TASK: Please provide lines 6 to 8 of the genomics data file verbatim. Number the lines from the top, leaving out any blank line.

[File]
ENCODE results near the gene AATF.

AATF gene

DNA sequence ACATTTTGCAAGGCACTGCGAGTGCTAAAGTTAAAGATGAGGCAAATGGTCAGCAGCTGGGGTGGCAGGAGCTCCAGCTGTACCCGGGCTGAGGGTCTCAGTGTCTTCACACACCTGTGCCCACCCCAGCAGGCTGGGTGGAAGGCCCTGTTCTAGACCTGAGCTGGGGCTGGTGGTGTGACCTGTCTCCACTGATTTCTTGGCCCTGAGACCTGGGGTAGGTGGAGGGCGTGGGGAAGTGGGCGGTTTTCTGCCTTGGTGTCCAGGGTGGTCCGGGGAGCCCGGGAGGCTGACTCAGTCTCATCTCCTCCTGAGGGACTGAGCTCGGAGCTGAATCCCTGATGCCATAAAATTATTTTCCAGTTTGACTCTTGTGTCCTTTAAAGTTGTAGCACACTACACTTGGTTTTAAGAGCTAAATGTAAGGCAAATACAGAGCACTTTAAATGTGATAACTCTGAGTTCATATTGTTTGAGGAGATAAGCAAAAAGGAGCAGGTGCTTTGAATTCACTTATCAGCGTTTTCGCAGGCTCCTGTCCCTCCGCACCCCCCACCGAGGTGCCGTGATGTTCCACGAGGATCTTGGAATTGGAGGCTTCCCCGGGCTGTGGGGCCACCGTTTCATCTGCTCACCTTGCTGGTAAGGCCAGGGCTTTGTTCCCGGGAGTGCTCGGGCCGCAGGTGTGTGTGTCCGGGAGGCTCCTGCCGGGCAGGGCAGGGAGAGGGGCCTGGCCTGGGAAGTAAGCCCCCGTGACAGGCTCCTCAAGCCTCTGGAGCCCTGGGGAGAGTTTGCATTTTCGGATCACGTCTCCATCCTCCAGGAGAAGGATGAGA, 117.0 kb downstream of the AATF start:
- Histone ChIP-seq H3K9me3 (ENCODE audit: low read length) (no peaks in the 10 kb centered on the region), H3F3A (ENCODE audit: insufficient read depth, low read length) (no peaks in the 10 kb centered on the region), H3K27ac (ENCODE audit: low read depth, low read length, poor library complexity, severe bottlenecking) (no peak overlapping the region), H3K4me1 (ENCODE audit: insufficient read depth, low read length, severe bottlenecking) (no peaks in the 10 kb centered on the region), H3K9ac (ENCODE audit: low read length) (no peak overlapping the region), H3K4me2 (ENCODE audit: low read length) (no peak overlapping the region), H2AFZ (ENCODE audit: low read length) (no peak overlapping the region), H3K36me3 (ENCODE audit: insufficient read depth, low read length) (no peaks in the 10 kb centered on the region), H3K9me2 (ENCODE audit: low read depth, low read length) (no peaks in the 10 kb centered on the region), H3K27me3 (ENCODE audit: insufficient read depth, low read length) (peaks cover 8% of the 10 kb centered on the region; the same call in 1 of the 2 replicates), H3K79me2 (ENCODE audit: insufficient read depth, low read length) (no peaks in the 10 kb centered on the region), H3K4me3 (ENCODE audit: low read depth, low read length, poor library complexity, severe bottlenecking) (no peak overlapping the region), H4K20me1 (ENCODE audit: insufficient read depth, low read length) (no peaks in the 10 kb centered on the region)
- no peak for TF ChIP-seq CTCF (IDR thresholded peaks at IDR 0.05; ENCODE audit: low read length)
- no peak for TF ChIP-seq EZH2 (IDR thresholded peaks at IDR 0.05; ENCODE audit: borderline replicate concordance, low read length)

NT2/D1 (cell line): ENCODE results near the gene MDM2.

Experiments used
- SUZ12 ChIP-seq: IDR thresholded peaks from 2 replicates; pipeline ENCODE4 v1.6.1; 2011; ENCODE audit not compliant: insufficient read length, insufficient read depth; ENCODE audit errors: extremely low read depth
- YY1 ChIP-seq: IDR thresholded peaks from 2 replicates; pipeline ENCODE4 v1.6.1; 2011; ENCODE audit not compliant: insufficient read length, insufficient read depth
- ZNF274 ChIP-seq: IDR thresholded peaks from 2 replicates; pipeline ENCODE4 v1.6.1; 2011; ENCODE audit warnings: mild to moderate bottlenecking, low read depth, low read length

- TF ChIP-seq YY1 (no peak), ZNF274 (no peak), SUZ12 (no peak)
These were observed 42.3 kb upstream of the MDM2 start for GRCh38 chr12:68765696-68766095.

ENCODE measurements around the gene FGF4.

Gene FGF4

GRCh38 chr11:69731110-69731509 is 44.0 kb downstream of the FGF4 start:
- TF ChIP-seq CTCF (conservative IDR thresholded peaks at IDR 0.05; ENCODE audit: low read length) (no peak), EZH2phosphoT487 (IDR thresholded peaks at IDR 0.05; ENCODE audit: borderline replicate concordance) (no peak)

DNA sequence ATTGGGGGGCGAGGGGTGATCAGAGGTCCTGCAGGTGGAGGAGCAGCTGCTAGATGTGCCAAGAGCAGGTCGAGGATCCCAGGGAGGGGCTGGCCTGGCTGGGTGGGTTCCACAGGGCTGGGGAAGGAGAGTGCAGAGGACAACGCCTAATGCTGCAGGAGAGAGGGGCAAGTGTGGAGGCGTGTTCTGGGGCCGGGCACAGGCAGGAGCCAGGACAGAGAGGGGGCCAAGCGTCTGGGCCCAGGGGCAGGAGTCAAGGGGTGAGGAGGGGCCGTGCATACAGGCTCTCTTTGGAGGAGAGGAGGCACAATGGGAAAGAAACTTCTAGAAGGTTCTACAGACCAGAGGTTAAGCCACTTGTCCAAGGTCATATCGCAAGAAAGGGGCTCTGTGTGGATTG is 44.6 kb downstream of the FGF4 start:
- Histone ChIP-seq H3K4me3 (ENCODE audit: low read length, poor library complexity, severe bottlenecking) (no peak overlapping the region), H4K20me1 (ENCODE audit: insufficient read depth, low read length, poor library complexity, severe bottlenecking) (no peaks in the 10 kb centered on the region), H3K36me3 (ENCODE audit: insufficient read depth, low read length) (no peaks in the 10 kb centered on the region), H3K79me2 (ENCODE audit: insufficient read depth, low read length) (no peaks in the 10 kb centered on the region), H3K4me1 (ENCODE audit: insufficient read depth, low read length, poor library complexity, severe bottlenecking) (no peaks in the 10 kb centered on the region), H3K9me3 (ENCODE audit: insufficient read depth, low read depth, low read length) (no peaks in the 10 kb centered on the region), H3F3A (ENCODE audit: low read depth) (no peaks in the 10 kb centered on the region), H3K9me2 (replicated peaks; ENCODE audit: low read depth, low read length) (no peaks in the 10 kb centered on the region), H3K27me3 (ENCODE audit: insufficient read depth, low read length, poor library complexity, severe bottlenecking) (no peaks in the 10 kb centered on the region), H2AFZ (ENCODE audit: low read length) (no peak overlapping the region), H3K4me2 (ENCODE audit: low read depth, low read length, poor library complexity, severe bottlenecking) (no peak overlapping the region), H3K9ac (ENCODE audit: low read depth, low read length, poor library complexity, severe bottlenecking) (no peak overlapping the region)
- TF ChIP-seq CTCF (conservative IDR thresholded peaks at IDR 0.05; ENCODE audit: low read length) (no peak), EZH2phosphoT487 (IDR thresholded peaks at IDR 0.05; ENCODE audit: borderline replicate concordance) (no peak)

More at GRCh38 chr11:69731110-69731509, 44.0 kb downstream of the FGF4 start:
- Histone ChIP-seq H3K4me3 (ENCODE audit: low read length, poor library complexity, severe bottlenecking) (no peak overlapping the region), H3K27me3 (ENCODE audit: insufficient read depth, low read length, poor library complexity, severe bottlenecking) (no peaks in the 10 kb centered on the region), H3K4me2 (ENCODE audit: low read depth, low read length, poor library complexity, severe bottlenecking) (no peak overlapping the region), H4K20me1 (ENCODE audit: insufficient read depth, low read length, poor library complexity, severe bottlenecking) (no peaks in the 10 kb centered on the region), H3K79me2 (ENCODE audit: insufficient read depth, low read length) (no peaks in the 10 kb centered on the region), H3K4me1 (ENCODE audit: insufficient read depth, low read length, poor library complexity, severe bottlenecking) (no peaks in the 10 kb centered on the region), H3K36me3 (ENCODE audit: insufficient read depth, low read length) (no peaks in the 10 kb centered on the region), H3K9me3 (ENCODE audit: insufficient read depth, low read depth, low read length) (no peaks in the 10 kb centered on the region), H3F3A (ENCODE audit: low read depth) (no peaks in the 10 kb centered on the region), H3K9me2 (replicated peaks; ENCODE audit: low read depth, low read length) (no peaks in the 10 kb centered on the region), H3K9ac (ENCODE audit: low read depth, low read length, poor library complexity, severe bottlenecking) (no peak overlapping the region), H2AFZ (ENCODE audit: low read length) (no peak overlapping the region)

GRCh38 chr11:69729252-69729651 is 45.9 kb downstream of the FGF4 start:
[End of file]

- no peak for TF ChIP-seq EZH2 (IDR thresholded peaks at IDR 0.05; ENCODE audit: borderline replicate concordance, low read length)

NT2/D1 (cell line): ENCODE results near the gene MDM2.

Experiments used